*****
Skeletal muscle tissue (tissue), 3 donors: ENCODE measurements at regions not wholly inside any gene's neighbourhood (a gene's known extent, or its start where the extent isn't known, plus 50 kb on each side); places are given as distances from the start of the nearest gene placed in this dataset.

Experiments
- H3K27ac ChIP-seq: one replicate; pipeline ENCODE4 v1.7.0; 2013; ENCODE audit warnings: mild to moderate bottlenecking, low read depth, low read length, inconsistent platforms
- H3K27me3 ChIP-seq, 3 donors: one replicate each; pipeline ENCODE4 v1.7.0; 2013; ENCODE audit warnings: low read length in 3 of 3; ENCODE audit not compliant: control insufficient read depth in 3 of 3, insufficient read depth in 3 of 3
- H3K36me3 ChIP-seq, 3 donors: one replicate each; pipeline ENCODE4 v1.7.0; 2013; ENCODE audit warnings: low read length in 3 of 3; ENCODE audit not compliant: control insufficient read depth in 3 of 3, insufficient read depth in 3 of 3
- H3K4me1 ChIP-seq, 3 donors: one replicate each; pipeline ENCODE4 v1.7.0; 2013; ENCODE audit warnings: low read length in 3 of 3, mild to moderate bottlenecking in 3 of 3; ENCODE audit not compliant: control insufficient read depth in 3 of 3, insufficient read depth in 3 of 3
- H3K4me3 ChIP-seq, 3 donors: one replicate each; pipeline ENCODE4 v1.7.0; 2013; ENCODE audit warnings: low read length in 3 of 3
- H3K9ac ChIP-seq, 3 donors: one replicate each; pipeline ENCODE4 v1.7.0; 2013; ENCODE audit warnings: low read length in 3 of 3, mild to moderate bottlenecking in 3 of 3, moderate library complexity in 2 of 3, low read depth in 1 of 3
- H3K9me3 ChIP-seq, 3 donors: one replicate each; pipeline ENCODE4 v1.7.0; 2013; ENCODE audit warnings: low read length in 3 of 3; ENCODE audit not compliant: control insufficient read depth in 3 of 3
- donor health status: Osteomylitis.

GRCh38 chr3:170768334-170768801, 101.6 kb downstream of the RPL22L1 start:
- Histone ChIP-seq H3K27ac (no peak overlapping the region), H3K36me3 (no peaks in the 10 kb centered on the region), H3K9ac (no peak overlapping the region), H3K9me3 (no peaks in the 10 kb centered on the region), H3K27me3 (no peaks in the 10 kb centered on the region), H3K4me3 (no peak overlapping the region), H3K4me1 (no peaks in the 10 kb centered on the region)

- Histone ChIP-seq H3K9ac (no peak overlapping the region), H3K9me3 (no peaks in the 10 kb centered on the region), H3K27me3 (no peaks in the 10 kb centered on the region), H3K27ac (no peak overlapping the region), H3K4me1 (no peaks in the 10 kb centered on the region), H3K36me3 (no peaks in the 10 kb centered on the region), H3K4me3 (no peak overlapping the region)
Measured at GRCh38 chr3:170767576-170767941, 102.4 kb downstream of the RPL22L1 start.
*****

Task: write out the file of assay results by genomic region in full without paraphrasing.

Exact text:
Skeletal muscle tissue (tissue), 3 donors: ENCODE measurements at regions not wholly inside any gene's neighbourhood (a gene's known extent, or its start where the extent isn't known, plus 50 kb on each side); places are given as distances from the start of the nearest gene placed in this dataset.

Experiments
- H3K27ac ChIP-seq: one replicate; pipeline ENCODE4 v1.7.0; 2013; ENCODE audit warnings: mild to moderate bottlenecking, low read depth, low read length, inconsistent platforms
- H3K27me3 ChIP-seq, 3 donors: one replicate each; pipeline ENCODE4 v1.7.0; 2013; ENCODE audit warnings: low read length in 3 of 3; ENCODE audit not compliant: control insufficient read depth in 3 of 3, insufficient read depth in 3 of 3
- H3K36me3 ChIP-seq, 3 donors: one replicate each; pipeline ENCODE4 v1.7.0; 2013; ENCODE audit warnings: low read length in 3 of 3; ENCODE audit not compliant: control insufficient read depth in 3 of 3, insufficient read depth in 3 of 3
- H3K4me1 ChIP-seq, 3 donors: one replicate each; pipeline ENCODE4 v1.7.0; 2013; ENCODE audit warnings: low read length in 3 of 3, mild to moderate bottlenecking in 3 of 3; ENCODE audit not compliant: control insufficient read depth in 3 of 3, insufficient read depth in 3 of 3
- H3K4me3 ChIP-seq, 3 donors: one replicate each; pipeline ENCODE4 v1.7.0; 2013; ENCODE audit warnings: low read length in 3 of 3
- H3K9ac ChIP-seq, 3 donors: one replicate each; pipeline ENCODE4 v1.7.0; 2013; ENCODE audit warnings: low read length in 3 of 3, mild to moderate bottlenecking in 3 of 3, moderate library complexity in 2 of 3, low read depth in 1 of 3
- H3K9me3 ChIP-seq, 3 donors: one replicate each; pipeline ENCODE4 v1.7.0; 2013; ENCODE audit warnings: low read length in 3 of 3; ENCODE audit not compliant: control insufficient read depth in 3 of 3
- donor health status: Osteomylitis.

GRCh38 chr3:170768334-170768801, 101.6 kb downstream of the RPL22L1 start:
- Histone ChIP-seq H3K27ac (no peak overlapping the region), H3K36me3 (no peaks in the 10 kb centered on the region), H3K9ac (no peak overlapping the region), H3K9me3 (no peaks in the 10 kb centered on the region), H3K27me3 (no peaks in the 10 kb centered on the region), H3K4me3 (no peak overlapping the region), H3K4me1 (no peaks in the 10 kb centered on the region)

- Histone ChIP-seq H3K9ac (no peak overlapping the region), H3K9me3 (no peaks in the 10 kb centered on the region), H3K27me3 (no peaks in the 10 kb centered on the region), H3K27ac (no peak overlapping the region), H3K4me1 (no peaks in the 10 kb centered on the region), H3K36me3 (no peaks in the 10 kb centered on the region), H3K4me3 (no peak overlapping the region)
Measured at GRCh38 chr3:170767576-170767941, 102.4 kb downstream of the RPL22L1 start.